“But of that day and hour knoweth no man, no, not the angels of heaven, but my Father only. But as the days of Noe were, so shall also the coming of the Son of man be. For as in the days that were before the flood they were eating and drinking, marrying and giving in marriage, until the day that Noe entered into the ark, And knew not until the flood came, and took them all away; so shall also the coming of the Son of man be.” (Mat 24:36-39)
Now, Jesus further describes that physical salvation of the survivors of the great tribulation that He mentioned in verse 13 and the gathering of His elect to Himself via the angels in vs 31. He describes various situations in which two will be together, one will be taken, but the other will be left. It is important to understand that the Greek word translated “took them...away” in verse 39 is of a different character than paralambano which is translated “taken” in verses 40 and 41. Paralambano is the Greek word used by Christ in John 14:3 where it is translated receive. He said, "I will come again and receive [paralambano] you unto myself".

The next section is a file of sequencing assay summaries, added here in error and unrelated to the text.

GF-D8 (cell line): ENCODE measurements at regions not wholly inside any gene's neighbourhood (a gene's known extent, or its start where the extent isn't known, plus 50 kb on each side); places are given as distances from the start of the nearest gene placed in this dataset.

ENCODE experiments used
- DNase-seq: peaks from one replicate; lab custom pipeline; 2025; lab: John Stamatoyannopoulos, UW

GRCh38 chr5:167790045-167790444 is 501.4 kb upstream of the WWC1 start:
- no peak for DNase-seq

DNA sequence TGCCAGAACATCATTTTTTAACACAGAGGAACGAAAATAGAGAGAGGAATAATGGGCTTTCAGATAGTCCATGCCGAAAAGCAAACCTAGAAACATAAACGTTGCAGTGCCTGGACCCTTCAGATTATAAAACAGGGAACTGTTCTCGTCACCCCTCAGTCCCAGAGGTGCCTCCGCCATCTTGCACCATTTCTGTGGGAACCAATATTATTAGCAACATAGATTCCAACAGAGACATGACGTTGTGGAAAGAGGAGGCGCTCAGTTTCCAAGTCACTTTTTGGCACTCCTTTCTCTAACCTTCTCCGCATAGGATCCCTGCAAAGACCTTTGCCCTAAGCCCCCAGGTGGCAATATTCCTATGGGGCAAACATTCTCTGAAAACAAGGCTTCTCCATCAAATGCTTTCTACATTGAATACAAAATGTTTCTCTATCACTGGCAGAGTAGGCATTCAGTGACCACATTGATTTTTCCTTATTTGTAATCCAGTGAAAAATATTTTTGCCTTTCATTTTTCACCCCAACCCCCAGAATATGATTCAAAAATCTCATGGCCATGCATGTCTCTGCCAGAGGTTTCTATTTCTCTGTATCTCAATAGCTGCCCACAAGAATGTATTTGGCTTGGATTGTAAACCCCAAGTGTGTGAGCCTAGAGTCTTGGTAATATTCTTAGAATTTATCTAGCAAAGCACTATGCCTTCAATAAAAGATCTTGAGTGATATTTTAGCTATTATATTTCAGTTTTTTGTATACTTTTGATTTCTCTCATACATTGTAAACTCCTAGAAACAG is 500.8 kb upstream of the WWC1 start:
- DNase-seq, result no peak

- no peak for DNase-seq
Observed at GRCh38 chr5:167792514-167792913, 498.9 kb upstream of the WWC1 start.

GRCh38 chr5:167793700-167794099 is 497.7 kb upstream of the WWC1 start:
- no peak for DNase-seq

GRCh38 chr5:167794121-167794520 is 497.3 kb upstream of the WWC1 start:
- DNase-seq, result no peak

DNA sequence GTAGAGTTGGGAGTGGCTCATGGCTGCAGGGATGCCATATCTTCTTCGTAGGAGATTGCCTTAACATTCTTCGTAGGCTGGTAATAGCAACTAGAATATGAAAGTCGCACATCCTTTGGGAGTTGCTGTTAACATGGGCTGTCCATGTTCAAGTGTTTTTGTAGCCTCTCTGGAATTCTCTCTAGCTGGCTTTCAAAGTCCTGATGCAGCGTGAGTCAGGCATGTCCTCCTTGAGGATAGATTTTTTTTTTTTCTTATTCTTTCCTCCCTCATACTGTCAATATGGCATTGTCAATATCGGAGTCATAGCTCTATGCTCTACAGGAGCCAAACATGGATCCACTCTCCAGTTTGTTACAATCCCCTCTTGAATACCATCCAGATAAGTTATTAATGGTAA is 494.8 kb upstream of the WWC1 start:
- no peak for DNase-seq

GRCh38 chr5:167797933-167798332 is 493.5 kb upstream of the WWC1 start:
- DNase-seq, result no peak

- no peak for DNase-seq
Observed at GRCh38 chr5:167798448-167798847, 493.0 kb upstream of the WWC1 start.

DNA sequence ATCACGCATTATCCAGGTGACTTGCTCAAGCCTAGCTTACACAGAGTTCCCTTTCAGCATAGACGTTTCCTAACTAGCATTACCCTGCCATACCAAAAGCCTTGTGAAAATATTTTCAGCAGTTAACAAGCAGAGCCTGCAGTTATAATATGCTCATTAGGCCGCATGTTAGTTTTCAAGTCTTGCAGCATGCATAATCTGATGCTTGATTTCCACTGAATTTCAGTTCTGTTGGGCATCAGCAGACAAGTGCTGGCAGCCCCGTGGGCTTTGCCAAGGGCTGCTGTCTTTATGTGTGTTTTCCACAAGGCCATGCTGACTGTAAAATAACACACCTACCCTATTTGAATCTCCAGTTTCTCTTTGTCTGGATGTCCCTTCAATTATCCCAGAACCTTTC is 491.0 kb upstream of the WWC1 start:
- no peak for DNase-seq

“Then shall two be in the field; the one shall be taken, and the other left. Two women shall be grinding at the mill; the one shall be taken, and the other left.” (Mat 24:40-41)
Jesus says that we are to watch so that His coming does not catch us by surprise. If we are watching for the events that He has described as preceding His return, we can be ready for His coming, even though we do not presently know the day or hour.